Ms. Dantzler has worked on legislation designed to improve child passenger safety, collaborated with other state and local agencies on training and education programs for professionals, networked with state and national organizations that address issues of violence against women, and is currently serving as a Centers for Disease Control designated Regional Network Leader for injury prevention for Health and Human Services Regions three and five.
Joyce Dantzler is a co-author on several publications and serves in an advisory capacity to public and private agencies on issues related to sexual violence prevention, senior falls prevention and smoking cessation. She holds a Bachelor’s degree from the University of Maryland and a Master’s in Health Sciences from Towson State University and is a graduate of the University of Saint Louis’s National Public Health Education Leadership Institute.
Department of Psychiatry
Georgetown University Hospital
Bio at Georgetown University Hospital
Mary Ann Dutton, Ph.D., is a clinical psychologist who specializes in the area of intimate partner violence and other forms of interpersonal violence. Dr. Dutton is active as a researcher, consultant, educator, and forensic expert. She is professor in the Department of Psychiatry, Georgetown University where she is currently involved in research focusing on interpersonal trauma and low-income and minority women's health and mental health issues. She is Principal Investigator on several federally-funded studies focusing on longitudinal patterns of coping, health outcomes, revictimization, and coercive control among women who have been in recent violent and abusive relationships. She is also involved in several other grants focused on the traumatic experiences of violence and abuse. Dr. Dutton is working to develop community-based, low-cost, accessible and culturally competent interventions for such traumatic experiences. Dr. Dutton has trained audiences of lawyers, judges, advocates, and health professionals concerning physical violence and sexual assault, both nationally and internationally. Her workshops and lectures have focused on understanding the dynamics, traumatic impact, and interventions. Dr. Dutton has published numerous articles, book chapters, and books.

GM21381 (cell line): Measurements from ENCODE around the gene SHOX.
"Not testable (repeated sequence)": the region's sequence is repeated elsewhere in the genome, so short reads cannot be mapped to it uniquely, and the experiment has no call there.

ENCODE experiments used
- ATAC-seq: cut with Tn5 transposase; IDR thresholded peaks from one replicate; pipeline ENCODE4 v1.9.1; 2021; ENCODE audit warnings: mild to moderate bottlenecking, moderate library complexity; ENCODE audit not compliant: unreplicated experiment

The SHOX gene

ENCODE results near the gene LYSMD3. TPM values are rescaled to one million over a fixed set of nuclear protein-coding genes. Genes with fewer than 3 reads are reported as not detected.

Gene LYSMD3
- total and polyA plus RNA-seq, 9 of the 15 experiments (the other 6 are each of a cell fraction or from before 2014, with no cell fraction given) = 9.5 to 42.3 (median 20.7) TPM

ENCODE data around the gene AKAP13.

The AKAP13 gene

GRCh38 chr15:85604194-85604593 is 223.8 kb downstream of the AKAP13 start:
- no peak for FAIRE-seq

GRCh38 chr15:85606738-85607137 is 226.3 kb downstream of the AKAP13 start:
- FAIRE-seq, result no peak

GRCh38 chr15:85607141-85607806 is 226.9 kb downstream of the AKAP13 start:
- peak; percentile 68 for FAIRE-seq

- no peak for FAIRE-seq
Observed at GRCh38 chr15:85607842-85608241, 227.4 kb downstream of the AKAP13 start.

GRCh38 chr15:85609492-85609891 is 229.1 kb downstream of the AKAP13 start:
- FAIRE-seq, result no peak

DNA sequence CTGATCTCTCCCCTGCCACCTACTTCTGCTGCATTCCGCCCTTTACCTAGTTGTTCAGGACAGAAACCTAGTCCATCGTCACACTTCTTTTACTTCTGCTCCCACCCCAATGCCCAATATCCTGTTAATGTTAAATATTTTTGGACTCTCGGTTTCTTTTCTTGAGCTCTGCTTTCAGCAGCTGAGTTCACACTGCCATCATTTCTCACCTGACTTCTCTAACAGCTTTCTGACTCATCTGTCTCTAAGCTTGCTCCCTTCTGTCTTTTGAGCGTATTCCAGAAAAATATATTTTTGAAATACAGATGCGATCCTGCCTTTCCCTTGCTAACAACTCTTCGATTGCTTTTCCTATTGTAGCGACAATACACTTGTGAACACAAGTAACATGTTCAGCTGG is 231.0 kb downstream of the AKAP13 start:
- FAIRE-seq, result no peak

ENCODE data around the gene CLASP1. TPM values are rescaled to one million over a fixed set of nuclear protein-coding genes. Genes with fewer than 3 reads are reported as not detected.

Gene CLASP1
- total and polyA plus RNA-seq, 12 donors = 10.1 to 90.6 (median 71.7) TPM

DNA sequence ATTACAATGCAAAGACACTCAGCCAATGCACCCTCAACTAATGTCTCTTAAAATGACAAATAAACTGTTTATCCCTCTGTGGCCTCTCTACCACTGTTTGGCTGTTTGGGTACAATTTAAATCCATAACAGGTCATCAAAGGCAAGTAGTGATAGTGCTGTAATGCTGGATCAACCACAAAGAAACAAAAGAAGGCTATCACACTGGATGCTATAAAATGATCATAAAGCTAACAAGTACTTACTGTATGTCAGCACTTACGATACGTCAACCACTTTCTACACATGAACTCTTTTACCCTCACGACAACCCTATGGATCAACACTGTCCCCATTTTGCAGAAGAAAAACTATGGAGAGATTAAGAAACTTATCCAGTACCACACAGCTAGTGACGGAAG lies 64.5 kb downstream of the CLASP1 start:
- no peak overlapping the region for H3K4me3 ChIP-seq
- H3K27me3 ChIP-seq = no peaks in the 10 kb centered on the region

Assistant Professor and Director
Tufts MS Program is Health Communication
Tufts University School of Medicine
Bio at Tufts University
Susan S. Gallagher, is currently an Assistant Professor and Director of the Master’s degree program in Health Communication at Tufts University School of Medicine. She is a nationally and internationally recognized expert in the field of child and adolescent injury prevention, community-based intervention trials, and in building capacity for injury prevention in both the public and private sectors. Her expertise ranges from surveillance of injuries to program development, implementation and evaluation to policy analysis. She has co-authored more than 30 peer reviewed journal articles on injury prevention and is the co-author of the textbook: Injury Prevention and Public Health – Practical Knowledge, Skills and Strategies.